You do meet the most interesting people in the most unusual situations. A few years ago while cleaning out my closet, I listed an old typewriter on an online classified site. A few hours later, I received a reply from Zack Metcalfe for the item. I had since been following Zack on several media sites and reading some of his writing. He has been keeping busy in the last few years and has published a few books, including his most recent work, Bring Clouds to the Kingdom. Zack was kind enough to enlighten us all about what is new in his life by answering a few questions for me here.
1) First off, could you give a bit of a outline of Bring Clouds to the Kingdom?
“Two men are pulled from their places in time and discarded in a strange future, where sand abounds and sorrow is universal, and here they exercise supernatural talents to shape a dying world. One gives birth to empire, exploiting the remnants of the human race as brick and mortar to realize ambitions from centuries past. The other corrals what life remains in an attempt to drive back the sand and build a kingdom of green, repurposing the desperation of his fellow human beings to recreate the Earth he once knew. These visions, lofty and indomitable both, prove incompatible.”
This is the description you’ll find on the back cover, but I’m of the opinion this book defies any true summary by virtue of its strangeness. In essence I have two characters, one personifying old ideas and the other personifying new, simplifying the crises of our time in their conflict. It follows this theme to surprising depths and I’m immensely proud of it.
2) Goodreads.com has this book listed as your second work of fiction. Is writing fiction something you enjoy doing? If yes, why?
If we’re counting properly this is my ninth work of fiction to date, the first six being self-published and the latter three at various stages of professional publication. Bring Clouds to the Kingdom is number eight.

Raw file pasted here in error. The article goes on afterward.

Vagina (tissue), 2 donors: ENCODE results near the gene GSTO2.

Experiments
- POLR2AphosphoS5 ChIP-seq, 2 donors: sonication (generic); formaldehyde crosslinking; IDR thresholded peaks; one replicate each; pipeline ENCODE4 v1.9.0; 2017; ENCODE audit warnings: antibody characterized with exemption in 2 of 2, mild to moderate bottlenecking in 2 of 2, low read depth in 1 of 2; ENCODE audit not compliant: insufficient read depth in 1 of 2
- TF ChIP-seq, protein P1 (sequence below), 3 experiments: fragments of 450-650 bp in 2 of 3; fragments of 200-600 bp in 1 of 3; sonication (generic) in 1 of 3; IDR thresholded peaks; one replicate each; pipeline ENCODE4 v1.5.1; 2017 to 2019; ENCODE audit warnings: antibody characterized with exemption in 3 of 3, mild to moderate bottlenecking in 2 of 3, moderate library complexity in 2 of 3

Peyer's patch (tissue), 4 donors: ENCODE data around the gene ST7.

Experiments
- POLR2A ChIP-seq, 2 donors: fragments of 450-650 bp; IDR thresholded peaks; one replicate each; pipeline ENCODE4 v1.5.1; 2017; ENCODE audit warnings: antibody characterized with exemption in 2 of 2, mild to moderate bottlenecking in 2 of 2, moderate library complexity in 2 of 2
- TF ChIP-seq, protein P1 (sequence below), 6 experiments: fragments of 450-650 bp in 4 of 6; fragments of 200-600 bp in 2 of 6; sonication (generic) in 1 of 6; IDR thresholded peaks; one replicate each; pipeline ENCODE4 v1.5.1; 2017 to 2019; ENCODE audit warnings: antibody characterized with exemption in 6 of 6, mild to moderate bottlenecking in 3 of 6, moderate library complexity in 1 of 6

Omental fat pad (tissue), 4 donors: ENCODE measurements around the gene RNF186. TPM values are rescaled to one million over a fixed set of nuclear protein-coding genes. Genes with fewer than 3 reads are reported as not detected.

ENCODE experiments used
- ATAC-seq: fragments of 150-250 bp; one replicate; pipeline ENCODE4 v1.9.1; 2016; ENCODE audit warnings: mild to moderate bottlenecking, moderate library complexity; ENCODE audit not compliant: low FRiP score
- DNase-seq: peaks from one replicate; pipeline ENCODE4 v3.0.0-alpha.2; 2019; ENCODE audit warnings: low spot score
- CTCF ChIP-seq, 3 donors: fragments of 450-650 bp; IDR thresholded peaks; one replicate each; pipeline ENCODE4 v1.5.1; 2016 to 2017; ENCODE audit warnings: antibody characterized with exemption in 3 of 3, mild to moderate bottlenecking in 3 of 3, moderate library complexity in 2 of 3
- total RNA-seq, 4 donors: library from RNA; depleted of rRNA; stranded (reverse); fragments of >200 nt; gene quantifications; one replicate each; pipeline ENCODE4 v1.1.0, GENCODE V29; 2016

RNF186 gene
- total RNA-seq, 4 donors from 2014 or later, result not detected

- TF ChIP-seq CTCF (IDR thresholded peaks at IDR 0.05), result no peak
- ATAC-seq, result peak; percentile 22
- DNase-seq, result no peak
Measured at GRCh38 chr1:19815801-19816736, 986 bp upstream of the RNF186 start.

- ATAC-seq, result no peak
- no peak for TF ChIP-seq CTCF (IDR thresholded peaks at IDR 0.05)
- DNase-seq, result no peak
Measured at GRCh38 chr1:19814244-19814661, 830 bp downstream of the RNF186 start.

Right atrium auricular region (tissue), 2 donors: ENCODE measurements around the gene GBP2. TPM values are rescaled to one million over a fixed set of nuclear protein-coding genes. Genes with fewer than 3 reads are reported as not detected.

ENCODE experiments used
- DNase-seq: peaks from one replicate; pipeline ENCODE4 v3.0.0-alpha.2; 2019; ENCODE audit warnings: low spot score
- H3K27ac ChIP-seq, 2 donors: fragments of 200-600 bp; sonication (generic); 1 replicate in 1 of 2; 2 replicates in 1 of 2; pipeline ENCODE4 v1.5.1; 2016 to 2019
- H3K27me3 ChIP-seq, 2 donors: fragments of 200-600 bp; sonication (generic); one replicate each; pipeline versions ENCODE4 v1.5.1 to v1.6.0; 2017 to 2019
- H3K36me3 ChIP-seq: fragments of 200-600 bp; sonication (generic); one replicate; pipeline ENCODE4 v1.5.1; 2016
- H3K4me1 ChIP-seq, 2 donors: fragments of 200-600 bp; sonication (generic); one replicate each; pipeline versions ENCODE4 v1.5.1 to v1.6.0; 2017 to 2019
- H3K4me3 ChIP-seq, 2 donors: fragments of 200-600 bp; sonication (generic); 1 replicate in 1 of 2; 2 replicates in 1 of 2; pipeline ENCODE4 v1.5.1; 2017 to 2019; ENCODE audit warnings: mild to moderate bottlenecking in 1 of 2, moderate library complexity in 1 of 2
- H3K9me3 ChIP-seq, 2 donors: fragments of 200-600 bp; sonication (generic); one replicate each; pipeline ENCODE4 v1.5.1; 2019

I adore fiction writing because it unties my hands. If I wanted to discuss the issue of climate change using non-fiction for example, writing a story for a local newspaper let’s say, I can only tell people the available facts and hope they care enough to imagine the future on their own. But with fiction I can build a world already ravished by climate change and invite them to witness it. By telling them a story, I can bring issues to life and accomplish more than I ever could with non-fiction.
3) What are you reading right now? Who are your favourite writers?
Right now I’m reading Islands in the Stream by Ernest Hemingway and Resurrection Science by M.R O’Connor. I try to have a work of fiction and non-fiction going at once, one to keep my writing sharp and one to keep me informed, respectively.
My favourite writers are Ernest Hemingway, Tim Flannery, Carl Sagan, Jane Goodall, Jack London, Farley Mowat, George Orwell, Jules Verne, Arthur C. Clarke, Ray Bradbury, Daniel Quinn, Harper Lee and I suppose Mary Shelley.
4) How long did it take you to write Bring Clouds to the Kingdom? How did you get involved with Iguana Books to publish it?
This novel, or novella, if you like, took one year and seven months to finish. It was originally twice its present length as I was trying to cram too many plots into a single narrative. I finally cut out the majority of it and the result was a surprisingly linear tale which I sent to Iguana Books in the fall of 2015. They told me it was weird in all the right ways.